Tag Archives: differentation

What My Disdain for Grateful Dead Can Teach About Branding

Music has played crucial part of my life. It started with hiphop and heavy metal and has throughout the years expanded to almost every possible genre. One cult band that I have however never truly understood has been Grateful Dead. The hippy band is know for their marathon gigs like this:

I am not the biggest fan on The Beatles, Rolling Stones, Frank Zappa or Bruce Springsteen, but I still can get why people love them so much. I noticed that Grateful Dead was doing their farewell gig (to celebrate their 50th anniversary) on this July and that prompted me to again test some of their material on Spotify.




I totally fail to realize what makes people to devote a cult following to band so bland. Maybe it is because I don´t do drugs or have not been part of the hippy movement. On the other hand I don´t gangbang, but I still truly enjoy and find resonance in N.W.A.´s music. Grateful dead remains as a big enigma for me and to many others as well.

Grateful Dead

Some old hippies

“We’re like licorice. Not everybody likes licorice, but the people who like licorice really like licorice.”
Jerry Garcia

But why would I care about Grateful Dead? Or why would Grateful Dead care about me? I am not their core audience. If you are selling licorice, you don´t need to care about people who don´t like or licorice. This is the fault that many marketers have. They mistakenly believe that their target audience is everyone, which is hardly ever the case. If your target audience is everyone the individual purchase is small. When you have focused audience, you can ask for premium price.

Brands get super touchy-feely when blogger outside their target audience says something negative. It does not matter at all. Focus on your cult following. If you want to create a cult around your brand, you have to also alienate the non-brand followers. For deadhead, there are only “we” and “they”. If your product is only meant for alpha-male blokes, why should you worry about offending women ot vice versa?

“In the 1960s, Grateful Dead pioneered many social media and inbound marketing concepts that businesses across all industries use today.
Brian Halligan and David Meerman Scott (Marketing Lessons From Grateful Dead)

Although listening to Grateful Dead is equivalent of water torture, I have to applaud their business acumen. They were never high on the charts, but were able to focus on small devoted and lucrative audience. They kept the loyal customers happy and did not waste their efforts on trying to get new and fickle customers. Funnily enough, there are at least two books dedicated to business lessons from Grateful Dead.

Brands spend much of effort on parity. They want to make their brand easy to compare with other brands. That is the main fault. If you create your own category, the customer has only two choices: either buy or not. Love it or hate it. Ambivalence is not an option.

“They’re not the best at what they do, they’re the only ones that do what they do.”
-Bill Graham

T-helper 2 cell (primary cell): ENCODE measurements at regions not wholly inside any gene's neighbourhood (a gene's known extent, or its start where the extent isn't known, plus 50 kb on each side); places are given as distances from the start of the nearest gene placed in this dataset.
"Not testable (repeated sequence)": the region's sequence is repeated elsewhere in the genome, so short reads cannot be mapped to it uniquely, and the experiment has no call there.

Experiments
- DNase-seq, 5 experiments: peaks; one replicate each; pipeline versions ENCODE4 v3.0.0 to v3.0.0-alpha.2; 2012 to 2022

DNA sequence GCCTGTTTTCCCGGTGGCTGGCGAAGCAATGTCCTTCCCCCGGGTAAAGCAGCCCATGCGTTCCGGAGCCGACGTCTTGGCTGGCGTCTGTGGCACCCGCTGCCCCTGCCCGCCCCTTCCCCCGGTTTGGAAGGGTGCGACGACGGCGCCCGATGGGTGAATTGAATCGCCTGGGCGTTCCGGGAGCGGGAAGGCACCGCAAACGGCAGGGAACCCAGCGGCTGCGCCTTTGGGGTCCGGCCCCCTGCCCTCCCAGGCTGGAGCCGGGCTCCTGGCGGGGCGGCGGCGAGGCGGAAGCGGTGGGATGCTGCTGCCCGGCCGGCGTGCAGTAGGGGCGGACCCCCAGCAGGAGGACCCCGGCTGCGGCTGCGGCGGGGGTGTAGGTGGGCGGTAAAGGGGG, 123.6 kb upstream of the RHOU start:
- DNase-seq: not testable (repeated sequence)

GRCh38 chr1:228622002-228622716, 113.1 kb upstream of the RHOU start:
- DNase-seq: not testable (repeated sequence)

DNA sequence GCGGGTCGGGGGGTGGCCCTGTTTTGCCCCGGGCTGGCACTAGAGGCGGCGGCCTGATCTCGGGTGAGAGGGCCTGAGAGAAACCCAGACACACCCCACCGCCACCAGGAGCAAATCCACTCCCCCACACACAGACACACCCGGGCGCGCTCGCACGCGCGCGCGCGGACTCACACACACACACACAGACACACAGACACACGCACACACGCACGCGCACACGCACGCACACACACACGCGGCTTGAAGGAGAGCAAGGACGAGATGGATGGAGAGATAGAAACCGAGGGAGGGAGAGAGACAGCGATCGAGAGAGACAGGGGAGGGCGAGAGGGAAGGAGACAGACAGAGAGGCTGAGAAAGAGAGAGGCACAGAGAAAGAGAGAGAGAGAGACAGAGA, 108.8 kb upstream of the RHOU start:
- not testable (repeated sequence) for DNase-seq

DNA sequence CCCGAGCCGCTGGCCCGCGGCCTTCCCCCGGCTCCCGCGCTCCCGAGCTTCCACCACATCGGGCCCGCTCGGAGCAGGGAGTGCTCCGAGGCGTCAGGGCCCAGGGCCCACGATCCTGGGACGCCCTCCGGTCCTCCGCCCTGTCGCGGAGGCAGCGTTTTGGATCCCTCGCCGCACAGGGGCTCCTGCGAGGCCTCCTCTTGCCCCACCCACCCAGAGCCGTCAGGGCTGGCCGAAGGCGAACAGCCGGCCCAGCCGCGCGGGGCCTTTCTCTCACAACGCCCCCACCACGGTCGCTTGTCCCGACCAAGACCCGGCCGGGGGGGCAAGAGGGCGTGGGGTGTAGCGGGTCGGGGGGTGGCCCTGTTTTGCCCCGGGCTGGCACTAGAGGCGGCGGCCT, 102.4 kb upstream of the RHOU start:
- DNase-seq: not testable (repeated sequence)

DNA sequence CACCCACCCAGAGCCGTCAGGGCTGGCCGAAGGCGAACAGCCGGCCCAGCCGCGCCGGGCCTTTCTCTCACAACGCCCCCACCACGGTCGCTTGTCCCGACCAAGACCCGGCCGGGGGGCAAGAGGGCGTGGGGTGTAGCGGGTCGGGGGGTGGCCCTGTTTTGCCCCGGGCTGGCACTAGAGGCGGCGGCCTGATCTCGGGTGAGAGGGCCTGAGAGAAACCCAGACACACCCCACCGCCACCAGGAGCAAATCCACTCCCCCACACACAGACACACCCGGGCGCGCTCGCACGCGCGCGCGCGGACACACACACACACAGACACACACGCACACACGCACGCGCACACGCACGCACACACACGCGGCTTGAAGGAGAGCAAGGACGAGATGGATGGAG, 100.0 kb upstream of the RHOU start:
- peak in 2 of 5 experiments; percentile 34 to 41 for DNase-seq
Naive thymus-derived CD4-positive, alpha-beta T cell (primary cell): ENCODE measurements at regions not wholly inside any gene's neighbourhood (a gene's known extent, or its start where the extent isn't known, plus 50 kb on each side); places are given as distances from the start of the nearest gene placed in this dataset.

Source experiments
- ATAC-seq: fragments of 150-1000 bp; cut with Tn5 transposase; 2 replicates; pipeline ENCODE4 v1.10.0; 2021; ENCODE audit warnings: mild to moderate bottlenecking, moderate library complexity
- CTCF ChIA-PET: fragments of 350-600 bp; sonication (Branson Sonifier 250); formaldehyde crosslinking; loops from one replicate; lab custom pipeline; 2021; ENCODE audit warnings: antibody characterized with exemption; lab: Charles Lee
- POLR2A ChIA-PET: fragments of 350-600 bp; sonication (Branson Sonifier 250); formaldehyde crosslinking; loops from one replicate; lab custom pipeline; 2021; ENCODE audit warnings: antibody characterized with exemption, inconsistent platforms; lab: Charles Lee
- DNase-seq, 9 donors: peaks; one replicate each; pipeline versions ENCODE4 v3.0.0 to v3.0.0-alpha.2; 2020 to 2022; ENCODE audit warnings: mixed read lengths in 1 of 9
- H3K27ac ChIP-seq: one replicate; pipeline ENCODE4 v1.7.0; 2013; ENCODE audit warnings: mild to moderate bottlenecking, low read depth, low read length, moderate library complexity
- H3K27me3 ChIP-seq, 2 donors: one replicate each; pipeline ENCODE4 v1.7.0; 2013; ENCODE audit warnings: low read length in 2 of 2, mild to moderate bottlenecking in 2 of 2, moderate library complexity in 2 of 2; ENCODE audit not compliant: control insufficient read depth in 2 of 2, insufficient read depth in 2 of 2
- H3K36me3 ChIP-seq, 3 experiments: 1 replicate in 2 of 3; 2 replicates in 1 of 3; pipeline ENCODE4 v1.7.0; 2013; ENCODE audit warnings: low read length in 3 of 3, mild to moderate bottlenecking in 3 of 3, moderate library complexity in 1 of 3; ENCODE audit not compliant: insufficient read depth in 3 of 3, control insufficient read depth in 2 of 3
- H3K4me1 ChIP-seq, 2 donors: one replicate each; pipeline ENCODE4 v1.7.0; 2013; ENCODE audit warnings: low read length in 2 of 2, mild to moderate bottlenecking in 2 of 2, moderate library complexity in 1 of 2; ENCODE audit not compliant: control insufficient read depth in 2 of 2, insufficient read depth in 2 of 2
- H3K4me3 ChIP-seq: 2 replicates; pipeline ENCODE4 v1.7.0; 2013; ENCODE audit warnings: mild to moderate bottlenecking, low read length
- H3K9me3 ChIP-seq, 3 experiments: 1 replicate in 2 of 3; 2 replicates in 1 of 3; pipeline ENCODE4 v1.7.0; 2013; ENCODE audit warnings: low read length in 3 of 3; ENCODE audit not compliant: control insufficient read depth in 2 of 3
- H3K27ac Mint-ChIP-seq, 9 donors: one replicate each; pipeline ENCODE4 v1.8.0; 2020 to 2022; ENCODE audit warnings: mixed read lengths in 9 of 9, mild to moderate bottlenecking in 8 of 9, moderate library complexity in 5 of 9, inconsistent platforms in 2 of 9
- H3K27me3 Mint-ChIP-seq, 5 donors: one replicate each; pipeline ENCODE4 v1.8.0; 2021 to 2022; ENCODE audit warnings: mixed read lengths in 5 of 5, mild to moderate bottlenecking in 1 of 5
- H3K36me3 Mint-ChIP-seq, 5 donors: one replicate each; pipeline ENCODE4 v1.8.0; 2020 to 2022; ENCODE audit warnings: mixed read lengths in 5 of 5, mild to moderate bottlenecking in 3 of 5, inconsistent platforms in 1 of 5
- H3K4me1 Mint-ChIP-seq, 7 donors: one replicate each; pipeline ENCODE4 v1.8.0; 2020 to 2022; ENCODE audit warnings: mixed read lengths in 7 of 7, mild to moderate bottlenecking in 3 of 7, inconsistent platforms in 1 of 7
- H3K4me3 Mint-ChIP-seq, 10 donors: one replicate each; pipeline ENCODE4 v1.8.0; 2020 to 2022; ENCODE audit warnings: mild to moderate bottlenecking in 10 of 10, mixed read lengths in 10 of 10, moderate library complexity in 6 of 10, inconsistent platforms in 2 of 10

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What is Good Work?

One of the most common terms (besides ideas) in agencies, which is thrown around is “good work”. Probably everyone has different meaning for it, but I have always believed that good work is just two things.

It is effective and entertaining:

1. Effective
Good work has to provide above-the-average business results for the client. Average is not enough, because average results you can achieve with crappy work pumped up with strong media push. Also to go above the average means that the strategy work is not just stating the obvious. To be truly effective, the strategy must provide either great answer to current business problem or find lucrative business opportunity. Great strategy is all about finding the relevant difference.
Advertising is not art, so if the work cannot be measured with commercial criteria it cannot be truly good either.

2. Entertaining
Although advertising is not art, it is not door-to-door-selling either. Spamming your whole client list might be effective done once, but would ruin your hard-earned reputation at the same time. In marketing communications you are maximixing the effectiveness on the long run, not getting quick wins which are cheap.
Entertaining does not mean cheap laughs either. Zero Dark Thirty is entertaining movie, although it is not funny. Great advertising finds the right emotion to suit commercial purposes. Majority of our intentional consumption decisions are done emotionally (rational car buyers?) so if you do not spark any emotion you do not have the chance to be truly effective either.
Entertaining people is harder than ever. Our marketing communications competes head-to-head with the best content in the world. So when you are doing your next brand mobile application, ask yourself is this really on the same level as other good (not marketing) applications? If not, it does not probably take off.

In advertising, we tend to define the work too often with its novelty aspect. We are obsessed of doing something, which has not been done before anywhere. Sometimes it is for good reason. No one has not build the world biggest toilet paper mummy for any toilet paper brand (at least I hope so), but that is for good reason. That is completely stupid idea. In the search of novelty, we tend too often to shift doing gimmicks. More often than creating something completely new, good work is about looking the old things from new perspective.

Good work requires strong strategy with huge creative leap. On the long run, the selection is not either effective or entertaining. If you want to be ahead of your competition, you have to be both.

Also I have only talked about good work. The great work is totally different beast. Great work changes the whole world.

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